Culture Mnister Miri Regev on Friday morning lambasted Jerusalem-born Hollywood star Natalie Portman for her decision to not come to Israel to receive the so-called “Jewish Nobel” awarded by the Genesis Prize Foundation.
Regev said Portman had “fallen into the hands” of the Boycott, Divestment and Sanctions campaign that aims to isolate the Jewish state.
Portman had initially agreed to accept the $2 million award at a ceremony scheduled for June.
But on Thursday, the foundation said that it had been notified by Portman’s representative that “[r]ecent events in Israel have been extremely distressing to her and she does not feel comfortable participating in any public events in Israel” and that “she cannot in good conscience move forward with the ceremony.”
Portman did not specify which events caused her distress, although the United Nations and the European Union recently called for investigations into the use of live ammunition by Israel’s military in clashes along the border with Gaza that have left dozens of Palestinians dead and hundreds wounded.
The Israeli Army has said it faces Hamas-encouraged terror at the border under the cover of the weekly mass protests.
The Genesis Foundation did not indicate whether Portman would still receive the prize money in light of her announcement.
Regev said she was sorry that Portman had “fallen like ripe fruit into the hands of BDS supporters.”
She added, “Natalie, a Jewish actress who was born in Israel, joins those who relate to the story of the success and the wondrous rebirth of Israel as a story of darkness.”
Calling on Interior Minister Aryeh Deri to cancel Portman’s Israeli citizenship, Likud MK Oren Hazan labeled her “an Israeli Jewess who on the one hand makes cynical use of her origins in order to advance her career and who, on the other hand, prides herself on having avoided being drafted into the IDF.”
Portman left Israel with her parents at the age of 3.
Kulanu lawmaker Rachel Azaria said that Portman’s decision was a reflection of changing attitudes toward Israel among US Jews.
“Natalie Portman’s cancellation should be a warning sign,” she tweeted. “She’s totally one of us, identifies with her Jewishness and Israeliness. She’s expressing the voices of many in US Jewry, and particularly those of the younger generation. This is a community that was always a significant anchor for the State of Israel and the price of losing it is likely to be too high.”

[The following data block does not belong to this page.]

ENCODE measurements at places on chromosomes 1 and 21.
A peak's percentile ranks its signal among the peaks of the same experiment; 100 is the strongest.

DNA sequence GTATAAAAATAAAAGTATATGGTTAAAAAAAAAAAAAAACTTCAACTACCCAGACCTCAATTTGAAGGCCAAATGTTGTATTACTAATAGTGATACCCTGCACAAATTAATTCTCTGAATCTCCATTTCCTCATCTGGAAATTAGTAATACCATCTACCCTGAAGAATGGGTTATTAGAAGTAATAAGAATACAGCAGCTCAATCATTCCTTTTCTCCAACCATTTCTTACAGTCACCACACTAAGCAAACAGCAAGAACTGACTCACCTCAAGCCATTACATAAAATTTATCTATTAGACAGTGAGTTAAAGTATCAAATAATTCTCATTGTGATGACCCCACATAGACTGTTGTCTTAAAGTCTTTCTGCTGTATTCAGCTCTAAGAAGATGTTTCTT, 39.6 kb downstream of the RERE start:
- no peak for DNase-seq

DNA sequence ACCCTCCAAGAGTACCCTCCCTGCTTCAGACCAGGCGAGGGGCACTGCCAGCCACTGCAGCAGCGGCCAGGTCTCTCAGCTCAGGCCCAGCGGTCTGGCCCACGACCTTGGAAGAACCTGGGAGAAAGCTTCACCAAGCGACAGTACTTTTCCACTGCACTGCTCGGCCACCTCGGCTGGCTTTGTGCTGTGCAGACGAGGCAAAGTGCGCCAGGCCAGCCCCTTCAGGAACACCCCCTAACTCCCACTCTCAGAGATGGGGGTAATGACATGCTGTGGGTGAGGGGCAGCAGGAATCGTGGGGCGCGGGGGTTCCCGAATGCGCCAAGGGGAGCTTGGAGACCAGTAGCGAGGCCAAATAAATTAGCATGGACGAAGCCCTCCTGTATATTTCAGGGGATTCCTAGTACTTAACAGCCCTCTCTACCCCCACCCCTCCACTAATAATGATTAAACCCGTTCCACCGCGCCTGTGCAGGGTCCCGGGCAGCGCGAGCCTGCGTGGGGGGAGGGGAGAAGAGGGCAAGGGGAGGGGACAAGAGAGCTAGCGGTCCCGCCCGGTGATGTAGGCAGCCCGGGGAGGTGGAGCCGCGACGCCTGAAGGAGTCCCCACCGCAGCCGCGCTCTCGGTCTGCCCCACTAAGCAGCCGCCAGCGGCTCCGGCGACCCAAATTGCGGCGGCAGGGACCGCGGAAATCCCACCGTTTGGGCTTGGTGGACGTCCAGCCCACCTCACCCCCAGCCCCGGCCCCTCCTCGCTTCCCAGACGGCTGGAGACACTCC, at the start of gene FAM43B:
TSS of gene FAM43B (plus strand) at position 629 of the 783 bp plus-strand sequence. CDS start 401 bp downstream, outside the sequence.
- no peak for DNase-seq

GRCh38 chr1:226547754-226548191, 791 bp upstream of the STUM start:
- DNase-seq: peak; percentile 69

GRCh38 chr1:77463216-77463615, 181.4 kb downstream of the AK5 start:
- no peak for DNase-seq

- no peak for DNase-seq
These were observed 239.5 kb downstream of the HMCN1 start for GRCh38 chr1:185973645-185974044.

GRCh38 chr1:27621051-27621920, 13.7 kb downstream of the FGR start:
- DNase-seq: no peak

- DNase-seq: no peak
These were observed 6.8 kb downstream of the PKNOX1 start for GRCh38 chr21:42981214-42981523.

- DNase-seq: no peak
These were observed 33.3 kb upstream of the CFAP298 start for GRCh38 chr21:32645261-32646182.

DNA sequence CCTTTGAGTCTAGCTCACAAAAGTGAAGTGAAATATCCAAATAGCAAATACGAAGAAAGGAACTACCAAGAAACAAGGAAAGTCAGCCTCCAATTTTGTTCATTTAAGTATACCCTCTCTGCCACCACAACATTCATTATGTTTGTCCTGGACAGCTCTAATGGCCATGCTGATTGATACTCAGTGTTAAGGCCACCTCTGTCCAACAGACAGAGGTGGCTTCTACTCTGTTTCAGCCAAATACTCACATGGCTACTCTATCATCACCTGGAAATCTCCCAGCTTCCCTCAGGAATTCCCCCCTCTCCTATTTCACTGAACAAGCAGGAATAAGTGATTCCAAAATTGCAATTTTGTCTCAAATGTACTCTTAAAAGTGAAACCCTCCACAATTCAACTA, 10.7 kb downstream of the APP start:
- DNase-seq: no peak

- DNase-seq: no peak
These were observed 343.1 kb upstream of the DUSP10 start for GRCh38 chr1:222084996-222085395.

Much of the US Jewish community has been at odds with Israel’s right-wing government in recent years over the latter’s position on the Israeli-Palestinian conflict and its support for ultra-Orthodox Jewry on issues of religious identity and practice.
Earlier, in a statement announcing the cancellation of the prize ceremony, the Genesis Prize Foundation said that its organizers “fear that Ms. Portman’s decision will cause our philanthropic initiative to be politicized, something we have worked hard for the past five years to avoid.”
In November, the Genesis Prize announced that Portman would receive its 2018 award, which comes with a cash prize that recipients may direct toward causes of their choice. She joined artist Anish Kapoor, violinist Itzhak Perlman, former New York City Mayor Michael Bloomberg and actor-director Michael Douglas as winner of the $1 million prize, which “honors individuals who serve as an inspiration to the next generation of Jews through their outstanding professional achievement along with their commitment to Jewish values and the Jewish people.”
Genesis said in December that Portman’s prize money had been doubled to $2 million by a donation by Israeli philanthropist Morris Kahn.
The prize was established by Mikhail Fridman and other wealthy Russian-Jewish businessmen and operates in partnership with the Prime Minister’s Office and the Jewish Agency for Israel.
In 2009, Portman joined other Hollywood stars in protesting calls for a boycott against the Toronto International Film Festival for its staging of a Tel Aviv-themed event. She also directed and starred in a Hebrew-language adaptation of Israeli novelist Amos Oz’s memoir, “A Tale of Love and Darkness.” In a statement following the Genesis Prize announcement in November, Portman said she was “proud of my Israeli roots and Jewish heritage.”
In 2015, following the reelection of Prime Minister Benjamin Netanyahu, she said she was “very, very upset and disappointed.”
“I find his racist comments horrific,” she told The Hollywood Reporter. “However, I don’t — what I want to make sure is, I don’t want to use my platform [the wrong way]. I feel like there are some people who become prominent, and then it’s out in the foreign press. You know, shit on Israel. I do not. I don’t want to do that.”
JTA contributed to this report.